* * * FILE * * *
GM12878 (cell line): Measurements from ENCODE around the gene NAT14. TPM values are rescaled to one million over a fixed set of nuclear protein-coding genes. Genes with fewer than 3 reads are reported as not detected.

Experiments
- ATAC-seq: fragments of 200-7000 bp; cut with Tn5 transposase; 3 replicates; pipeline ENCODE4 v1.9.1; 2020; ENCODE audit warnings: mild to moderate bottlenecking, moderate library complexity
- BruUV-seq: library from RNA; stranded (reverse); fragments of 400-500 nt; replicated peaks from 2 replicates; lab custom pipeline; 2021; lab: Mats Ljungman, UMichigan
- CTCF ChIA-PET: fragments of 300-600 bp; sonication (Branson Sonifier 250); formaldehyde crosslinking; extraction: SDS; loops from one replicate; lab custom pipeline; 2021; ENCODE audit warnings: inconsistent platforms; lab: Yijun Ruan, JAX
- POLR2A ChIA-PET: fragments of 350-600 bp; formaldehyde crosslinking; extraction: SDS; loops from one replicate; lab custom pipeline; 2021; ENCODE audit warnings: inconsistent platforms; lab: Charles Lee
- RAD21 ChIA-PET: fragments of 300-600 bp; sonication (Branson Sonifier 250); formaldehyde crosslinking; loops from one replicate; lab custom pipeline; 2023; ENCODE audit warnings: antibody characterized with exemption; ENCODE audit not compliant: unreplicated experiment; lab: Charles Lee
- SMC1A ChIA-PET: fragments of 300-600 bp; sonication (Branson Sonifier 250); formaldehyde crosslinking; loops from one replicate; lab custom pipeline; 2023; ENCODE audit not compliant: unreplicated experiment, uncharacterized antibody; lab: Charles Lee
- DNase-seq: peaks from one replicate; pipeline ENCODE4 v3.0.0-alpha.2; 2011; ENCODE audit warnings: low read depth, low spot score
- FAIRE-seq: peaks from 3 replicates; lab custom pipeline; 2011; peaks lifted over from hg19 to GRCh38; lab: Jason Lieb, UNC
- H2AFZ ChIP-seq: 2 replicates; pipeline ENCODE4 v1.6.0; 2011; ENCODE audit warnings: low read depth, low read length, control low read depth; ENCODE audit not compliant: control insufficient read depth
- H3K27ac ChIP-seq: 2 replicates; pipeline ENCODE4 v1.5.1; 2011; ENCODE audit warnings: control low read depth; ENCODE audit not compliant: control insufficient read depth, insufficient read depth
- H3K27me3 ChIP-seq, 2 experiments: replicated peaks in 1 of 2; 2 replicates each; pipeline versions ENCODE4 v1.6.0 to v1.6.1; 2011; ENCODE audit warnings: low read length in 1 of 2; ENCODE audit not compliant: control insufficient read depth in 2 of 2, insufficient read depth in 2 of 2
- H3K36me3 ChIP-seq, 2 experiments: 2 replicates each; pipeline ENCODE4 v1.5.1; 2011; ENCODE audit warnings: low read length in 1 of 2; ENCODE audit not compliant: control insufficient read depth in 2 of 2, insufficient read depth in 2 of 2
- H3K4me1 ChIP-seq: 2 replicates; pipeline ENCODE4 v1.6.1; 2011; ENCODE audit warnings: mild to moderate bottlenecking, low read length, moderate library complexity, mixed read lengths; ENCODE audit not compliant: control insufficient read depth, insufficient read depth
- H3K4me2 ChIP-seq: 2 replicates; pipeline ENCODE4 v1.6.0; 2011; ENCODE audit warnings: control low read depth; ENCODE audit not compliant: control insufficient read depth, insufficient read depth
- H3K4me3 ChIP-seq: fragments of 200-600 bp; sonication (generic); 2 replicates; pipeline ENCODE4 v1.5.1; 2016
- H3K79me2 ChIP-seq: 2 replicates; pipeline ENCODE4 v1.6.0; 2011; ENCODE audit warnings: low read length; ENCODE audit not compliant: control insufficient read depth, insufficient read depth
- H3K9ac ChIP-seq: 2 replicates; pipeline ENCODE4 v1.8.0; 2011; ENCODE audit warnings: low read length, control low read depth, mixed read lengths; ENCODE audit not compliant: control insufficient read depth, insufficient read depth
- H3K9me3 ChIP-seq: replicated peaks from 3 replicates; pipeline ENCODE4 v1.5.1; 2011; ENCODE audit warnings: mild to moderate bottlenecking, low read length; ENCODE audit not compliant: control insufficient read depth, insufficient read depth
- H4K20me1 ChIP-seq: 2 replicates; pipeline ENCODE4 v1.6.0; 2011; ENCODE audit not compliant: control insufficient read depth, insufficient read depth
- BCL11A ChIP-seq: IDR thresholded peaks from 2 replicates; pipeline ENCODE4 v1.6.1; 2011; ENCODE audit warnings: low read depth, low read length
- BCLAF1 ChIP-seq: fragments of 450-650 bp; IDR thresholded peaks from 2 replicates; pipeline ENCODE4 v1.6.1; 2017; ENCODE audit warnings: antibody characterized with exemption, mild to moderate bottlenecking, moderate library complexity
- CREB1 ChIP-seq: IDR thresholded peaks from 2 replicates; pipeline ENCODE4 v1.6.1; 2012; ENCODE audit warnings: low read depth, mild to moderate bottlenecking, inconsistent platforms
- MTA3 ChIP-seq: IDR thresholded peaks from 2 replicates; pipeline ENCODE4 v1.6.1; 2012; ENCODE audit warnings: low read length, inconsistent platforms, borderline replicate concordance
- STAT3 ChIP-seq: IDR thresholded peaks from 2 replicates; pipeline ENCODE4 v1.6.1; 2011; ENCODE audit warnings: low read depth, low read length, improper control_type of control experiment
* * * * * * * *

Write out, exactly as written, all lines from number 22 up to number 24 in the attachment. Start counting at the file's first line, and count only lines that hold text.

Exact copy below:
- BCL11A ChIP-seq: IDR thresholded peaks from 2 replicates; pipeline ENCODE4 v1.6.1; 2011; ENCODE audit warnings: low read depth, low read length
- BCLAF1 ChIP-seq: fragments of 450-650 bp; IDR thresholded peaks from 2 replicates; pipeline ENCODE4 v1.6.1; 2017; ENCODE audit warnings: antibody characterized with exemption, mild to moderate bottlenecking, moderate library complexity
- CREB1 ChIP-seq: IDR thresholded peaks from 2 replicates; pipeline ENCODE4 v1.6.1; 2012; ENCODE audit warnings: low read depth, mild to moderate bottlenecking, inconsistent platforms